WASHINGTON -- Most Federal Reserve policymakers favor maintaining the current pace of bond-buying until at least the middle of this year, but the weak March jobs report muddles the picture of when the Fed might pull back and eventually halt its stimulus program.
Minutes of the Fed's last policy meeting three weeks ago, released Wednesday, show that the 19 participants were divided over when to wind down the central bank's program of purchasing $85 billion of Treasury and mortgage-backed securities monthly.
Some officials see the Fed tapering off the purchases "around midyear." Others at the meeting advocated keeping the current level of stimulus in place through the third quarter, while still others thought it would continue until at least the end of this year, according to the minutes, which were released several hours earlier than scheduled because they were mistakenly sent Tuesday to congressional staff and trade groups.
The Fed's debate over the size and duration of the bond-buying, known as quantitative easing, has heated up in recent months as the economy showed signs of
perking up and experts expressed worries about the potential harm of keeping the easy-money spigot open for a long time.
Besides the risk of igniting inflation, economists and some Fed officials are concerned that the current accommodative policies are encouraging excessive risk-taking and could destabilize financial markets.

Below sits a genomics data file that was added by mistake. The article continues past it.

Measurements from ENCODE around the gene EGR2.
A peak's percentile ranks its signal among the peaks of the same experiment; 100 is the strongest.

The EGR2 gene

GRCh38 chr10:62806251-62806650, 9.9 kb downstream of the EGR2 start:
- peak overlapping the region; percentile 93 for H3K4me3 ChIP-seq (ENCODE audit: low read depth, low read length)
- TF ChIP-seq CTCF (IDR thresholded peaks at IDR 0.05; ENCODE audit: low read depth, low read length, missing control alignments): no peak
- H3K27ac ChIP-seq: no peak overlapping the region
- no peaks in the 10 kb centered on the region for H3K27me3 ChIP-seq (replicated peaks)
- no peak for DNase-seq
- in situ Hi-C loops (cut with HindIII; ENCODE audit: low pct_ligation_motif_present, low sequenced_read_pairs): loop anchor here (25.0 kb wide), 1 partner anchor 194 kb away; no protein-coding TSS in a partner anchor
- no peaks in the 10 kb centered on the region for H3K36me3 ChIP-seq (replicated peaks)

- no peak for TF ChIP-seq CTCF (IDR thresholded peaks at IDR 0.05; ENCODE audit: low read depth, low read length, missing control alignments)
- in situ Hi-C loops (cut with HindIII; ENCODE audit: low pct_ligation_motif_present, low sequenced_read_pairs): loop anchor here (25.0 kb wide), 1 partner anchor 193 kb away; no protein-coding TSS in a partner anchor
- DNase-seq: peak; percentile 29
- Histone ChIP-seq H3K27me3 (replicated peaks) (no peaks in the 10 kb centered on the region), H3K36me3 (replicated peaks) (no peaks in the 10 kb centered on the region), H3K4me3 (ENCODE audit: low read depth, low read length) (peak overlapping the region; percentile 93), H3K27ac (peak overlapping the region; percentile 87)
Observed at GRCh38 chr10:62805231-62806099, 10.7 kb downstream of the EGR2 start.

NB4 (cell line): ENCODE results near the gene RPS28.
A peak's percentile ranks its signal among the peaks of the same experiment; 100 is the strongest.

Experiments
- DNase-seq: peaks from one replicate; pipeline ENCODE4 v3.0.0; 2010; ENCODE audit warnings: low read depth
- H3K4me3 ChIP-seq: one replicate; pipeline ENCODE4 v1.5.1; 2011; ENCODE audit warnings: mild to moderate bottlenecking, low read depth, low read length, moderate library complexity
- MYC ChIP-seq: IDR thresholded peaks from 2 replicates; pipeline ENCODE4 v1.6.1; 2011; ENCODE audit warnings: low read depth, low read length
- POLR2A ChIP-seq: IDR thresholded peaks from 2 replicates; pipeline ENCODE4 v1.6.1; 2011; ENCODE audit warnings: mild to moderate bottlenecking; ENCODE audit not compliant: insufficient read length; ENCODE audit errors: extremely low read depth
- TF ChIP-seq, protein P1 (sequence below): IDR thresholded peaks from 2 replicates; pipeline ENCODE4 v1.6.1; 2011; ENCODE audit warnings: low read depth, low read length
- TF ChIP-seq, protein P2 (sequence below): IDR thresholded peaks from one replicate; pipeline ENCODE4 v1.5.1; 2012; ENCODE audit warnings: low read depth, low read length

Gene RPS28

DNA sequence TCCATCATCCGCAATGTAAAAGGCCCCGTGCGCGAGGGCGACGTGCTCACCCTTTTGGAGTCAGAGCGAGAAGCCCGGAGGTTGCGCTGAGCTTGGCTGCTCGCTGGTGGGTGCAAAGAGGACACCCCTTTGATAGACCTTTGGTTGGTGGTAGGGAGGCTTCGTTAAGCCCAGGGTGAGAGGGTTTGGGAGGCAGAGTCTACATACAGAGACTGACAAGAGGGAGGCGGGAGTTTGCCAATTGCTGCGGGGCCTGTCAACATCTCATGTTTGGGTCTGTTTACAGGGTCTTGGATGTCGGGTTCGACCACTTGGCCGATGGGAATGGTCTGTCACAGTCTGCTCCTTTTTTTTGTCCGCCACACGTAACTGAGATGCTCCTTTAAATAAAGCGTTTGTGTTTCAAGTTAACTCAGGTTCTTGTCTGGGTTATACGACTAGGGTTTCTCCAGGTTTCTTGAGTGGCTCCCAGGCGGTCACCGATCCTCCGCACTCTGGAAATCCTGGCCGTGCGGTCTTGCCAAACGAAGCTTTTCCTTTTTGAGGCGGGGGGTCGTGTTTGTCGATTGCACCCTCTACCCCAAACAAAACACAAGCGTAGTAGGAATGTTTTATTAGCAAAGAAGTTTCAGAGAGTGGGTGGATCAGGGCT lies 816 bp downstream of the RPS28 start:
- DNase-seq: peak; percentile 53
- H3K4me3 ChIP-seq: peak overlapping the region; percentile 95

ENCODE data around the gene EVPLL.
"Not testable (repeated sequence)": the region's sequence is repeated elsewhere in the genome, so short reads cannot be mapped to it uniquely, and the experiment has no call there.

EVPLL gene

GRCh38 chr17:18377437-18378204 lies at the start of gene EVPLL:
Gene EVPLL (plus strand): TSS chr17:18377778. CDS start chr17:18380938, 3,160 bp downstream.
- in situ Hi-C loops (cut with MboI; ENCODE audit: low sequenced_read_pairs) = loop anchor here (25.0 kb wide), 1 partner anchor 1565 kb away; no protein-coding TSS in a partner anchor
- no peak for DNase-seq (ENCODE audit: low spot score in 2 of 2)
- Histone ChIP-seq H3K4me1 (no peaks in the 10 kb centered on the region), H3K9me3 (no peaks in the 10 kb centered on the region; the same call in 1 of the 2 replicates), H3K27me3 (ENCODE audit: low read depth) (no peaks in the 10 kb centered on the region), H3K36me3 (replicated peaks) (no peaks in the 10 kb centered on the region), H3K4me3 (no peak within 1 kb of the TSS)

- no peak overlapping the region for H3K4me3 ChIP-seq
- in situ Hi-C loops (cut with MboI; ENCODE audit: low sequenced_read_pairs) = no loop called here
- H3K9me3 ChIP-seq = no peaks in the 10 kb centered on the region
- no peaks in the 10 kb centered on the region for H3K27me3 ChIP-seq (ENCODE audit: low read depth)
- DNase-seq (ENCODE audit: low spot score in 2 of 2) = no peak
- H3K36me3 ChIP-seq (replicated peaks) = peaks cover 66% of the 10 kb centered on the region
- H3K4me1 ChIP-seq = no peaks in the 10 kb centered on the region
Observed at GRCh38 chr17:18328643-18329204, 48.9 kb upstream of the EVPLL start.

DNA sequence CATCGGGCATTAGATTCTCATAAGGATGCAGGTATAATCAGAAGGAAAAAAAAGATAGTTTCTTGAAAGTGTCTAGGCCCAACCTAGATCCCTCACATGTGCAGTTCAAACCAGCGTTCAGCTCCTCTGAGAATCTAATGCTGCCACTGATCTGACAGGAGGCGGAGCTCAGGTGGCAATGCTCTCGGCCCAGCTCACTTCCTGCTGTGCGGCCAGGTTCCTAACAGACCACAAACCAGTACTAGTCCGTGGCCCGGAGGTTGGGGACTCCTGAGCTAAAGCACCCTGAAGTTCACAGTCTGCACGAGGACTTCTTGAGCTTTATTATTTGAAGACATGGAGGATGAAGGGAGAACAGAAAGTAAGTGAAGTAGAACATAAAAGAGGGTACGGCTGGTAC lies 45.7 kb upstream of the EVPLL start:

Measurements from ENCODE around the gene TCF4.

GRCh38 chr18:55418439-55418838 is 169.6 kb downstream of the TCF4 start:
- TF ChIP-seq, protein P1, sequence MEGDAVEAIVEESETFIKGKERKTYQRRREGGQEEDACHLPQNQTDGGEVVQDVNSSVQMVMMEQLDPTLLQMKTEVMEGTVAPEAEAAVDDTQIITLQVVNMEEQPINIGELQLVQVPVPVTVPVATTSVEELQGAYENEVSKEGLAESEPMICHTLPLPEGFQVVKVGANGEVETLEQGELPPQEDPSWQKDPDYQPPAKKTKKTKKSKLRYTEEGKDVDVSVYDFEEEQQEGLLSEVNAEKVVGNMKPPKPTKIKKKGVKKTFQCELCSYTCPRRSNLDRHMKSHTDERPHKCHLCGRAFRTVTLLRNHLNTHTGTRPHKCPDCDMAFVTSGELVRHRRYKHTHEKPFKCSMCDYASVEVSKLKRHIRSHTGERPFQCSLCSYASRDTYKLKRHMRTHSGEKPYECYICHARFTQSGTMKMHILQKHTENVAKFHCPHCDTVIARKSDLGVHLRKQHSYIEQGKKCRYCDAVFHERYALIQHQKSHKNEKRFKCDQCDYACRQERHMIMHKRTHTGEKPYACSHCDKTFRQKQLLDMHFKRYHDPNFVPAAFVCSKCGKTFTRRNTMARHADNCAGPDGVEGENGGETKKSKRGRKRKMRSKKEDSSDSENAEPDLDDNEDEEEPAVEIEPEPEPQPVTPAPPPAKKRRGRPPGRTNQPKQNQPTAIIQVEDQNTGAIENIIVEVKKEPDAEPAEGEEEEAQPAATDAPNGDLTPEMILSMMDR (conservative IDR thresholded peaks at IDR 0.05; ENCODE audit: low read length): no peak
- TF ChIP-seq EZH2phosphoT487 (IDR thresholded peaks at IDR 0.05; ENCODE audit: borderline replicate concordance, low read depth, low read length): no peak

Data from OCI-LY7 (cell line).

Fed staff members, who were directed to study the costs and benefits of the latest round of quantitative easing, indicated at the March 19-20 meeting that the low interest rates likely have helped boost asset prices and increased the flow of credit to consumers and businesses -- for example, spurring auto and home sales. "But these changes to date do not appear to have been accompanied by significant financial imbalances," the minutes said of the staff review.
Most Fed policymakers agreed with that general assessment at the last meeting, which was reflected in their policy statement that described the risks as "manageable."
Still, a few participants see things differently, saying the costs of the bond-buying likely were outweighing the benefits, according to the minutes. "A few others saw the risks as increasing fairly quickly with the size of the Federal Reserve's balance sheet," the account said, noting that these officials wanted the pace of purchases to be reduced before long.
The Fed has stated that it would adjust its bond-buying program based on the outlook for the labor market. The Fed's objective is to control inflation and maximize employment, and with the unemployment rate still high and many people jobless for many months, officials have been focusing more on the employment part of its mandate.
When the Fed last met, there had been a series of data suggesting a pick-up in economic activity as well as the pace of employment growth, with employers adding more than 200,000 jobs in February. But the economic statistics have turned softer this month. Job growth in March fell to a sluggish 88,000 and hundreds of thousands of workers left the labor market.
Paul Ashworth, chief U.S. economist at Capital Economics, said the key line in the minutes is that "many participants" see the pace of bond purchases slowing "at some point over the next several meetings" should job-market conditions continue to improve. The Fed's next policy meeting is at the end of April.
"Obviously, the weakness of employment growth in March, if it proves to be the start of a weaker trend rather than a blip, would disrupt that timetable," Ashworth said. "But assuming employment growth rebounds, as we think it will, that timetable still looks valid."